u/cloneruler · 3 pointsr/HowToHack

Network+,Security+,Linux+ = Good.

Udemy i'm not exactly sure about, I have no idea how good it is, however Cybrary does have penetration testing courses on there for free and they're decent.

Grey & Black hat python - Great books. I'm currently looking at black hat python, and it's awesome.

Some other books i'd recommend: Hacking: The Art of Exploitation The hacker playbook 2

While i'm not a professional pentester(YET :P) i've learned alot from the books I listed above as well as the cybrary videos. If you really have the money, I recommend the Penetration Testing With Kali Linux Course From Offensive Security It's fairly expensive, but I've heard it's worth it.

u/RoboticHam · 16 pointsr/HowToHack

Hi! Saying this as constructively as possible...but I would argue that you do not need Kali to learn about pentesting. In fact, I would go as far as saying to not install Kali until you already know something about pentesting.

If I may recommend some reading material I think that it does a good job of explaining what is going on and the opportunity to write your own scripts and learn some cool (and reusable) stuff along the way.

I just don't think installing Kali anywhere is a great place to really start. I believe you will become a little bit overwhelmed and miss out on what it really means to pentest.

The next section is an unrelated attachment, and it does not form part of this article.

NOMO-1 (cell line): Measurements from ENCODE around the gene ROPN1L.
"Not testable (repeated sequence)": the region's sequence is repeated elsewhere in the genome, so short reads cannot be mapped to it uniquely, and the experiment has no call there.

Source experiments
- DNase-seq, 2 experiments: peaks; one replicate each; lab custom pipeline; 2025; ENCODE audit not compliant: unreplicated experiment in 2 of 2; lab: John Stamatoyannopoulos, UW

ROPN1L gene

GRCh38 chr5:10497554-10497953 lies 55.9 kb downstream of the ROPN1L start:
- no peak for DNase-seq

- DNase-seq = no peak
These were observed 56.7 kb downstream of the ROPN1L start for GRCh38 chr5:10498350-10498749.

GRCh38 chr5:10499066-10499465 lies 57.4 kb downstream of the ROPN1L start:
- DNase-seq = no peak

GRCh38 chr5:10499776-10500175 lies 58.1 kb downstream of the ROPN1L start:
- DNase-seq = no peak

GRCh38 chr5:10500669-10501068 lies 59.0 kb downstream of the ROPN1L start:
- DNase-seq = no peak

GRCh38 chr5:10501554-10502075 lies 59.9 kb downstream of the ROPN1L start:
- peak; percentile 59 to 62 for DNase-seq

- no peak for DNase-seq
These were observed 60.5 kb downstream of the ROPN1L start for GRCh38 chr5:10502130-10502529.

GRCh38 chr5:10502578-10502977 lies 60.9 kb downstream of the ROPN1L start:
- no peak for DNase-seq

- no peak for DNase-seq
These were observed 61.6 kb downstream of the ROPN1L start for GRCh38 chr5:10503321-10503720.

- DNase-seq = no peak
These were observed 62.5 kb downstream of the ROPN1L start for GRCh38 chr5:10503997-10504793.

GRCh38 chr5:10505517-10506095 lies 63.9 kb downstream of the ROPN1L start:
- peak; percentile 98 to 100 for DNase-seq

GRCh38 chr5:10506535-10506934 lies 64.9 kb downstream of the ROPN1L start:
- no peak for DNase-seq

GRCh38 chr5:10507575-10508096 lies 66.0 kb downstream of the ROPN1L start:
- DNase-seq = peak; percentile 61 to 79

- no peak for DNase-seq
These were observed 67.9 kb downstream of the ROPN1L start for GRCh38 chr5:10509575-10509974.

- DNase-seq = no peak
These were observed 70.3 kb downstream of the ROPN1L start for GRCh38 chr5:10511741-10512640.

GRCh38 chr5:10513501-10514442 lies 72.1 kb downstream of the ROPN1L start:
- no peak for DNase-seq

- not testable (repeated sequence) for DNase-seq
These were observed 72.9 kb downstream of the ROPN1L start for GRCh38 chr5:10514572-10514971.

u/Truffl3 · 3 pointsr/HowToHack

This is asked alot, start here. I would recommend starting on simple notepad batch file programs, tutorials on youtube. Once youre done exploring with what that has to offer and think youre ready to move on to more complicated things, its highly debated on what you should start off with; I prefer python, but pick what suits what you want to do best. If you end up going with python and when you are somewhat fluent with it get this book, it helped me a ton. If you want to communicate discretely, look into IRC's, and obviously use a vpn.

u/ghostabdi · 1 pointr/HowToHack

Its probably the chip set, I bet it is an atheros, those tend to play nice, some do others don't, why? Well you are going to need someone more techy than me to find out. My best guess is from a prior experience when I had to put a card into monitor mode, it didn't happen so I suppose its drivers are crap for linux.

Anyway I would also think its probably better to put a few more dollars in to get the external antenna variant, [here.] (

u/keeegan · 22 pointsr/HowToHack

I have all these except the CEH (which shouldn't be on this list lol...) and they're all pretty good in their own way. Starting over, I'd go through hacker playbook while reading through the art of exploitation. You'll be pretty rounded at this point, blackhat python and metasploit will be a breeze. Do the ceh one if you're getting a job that wants to see embossed paper. Also, check out Web Application Hacker's Handbook, and Shellcoder's Handbook.

u/Kkari · 1 pointr/HowToHack

Your welcome. :) If you are truly interested there is a pretty comprehensive book on practical malware analysis, I have never read it but I assume it demands a solid knowledge of the above mentioned topics.

u/nopX0f · 11 pointsr/HowToHack

Go through "Hacking: The Art of Exploitation" by Jon Erickson and learn the skills as needed. When you can make it (and I mean not just do the examples, but understand the how and why in each example) through his book you should have some good base knowledge and an idea what subjects you enjoy, pursue them in that order after that.

amazon link to book

edit formating

u/imonlygayonfriday · 3 pointsr/HowToHack

I highly recommend you read this book!. It's a cheap and easy read. It'll help get you thinking in a pentester mind set.

u/imakepr0ngifs · 14 pointsr/HowToHack

Oh they’re connected to wifi?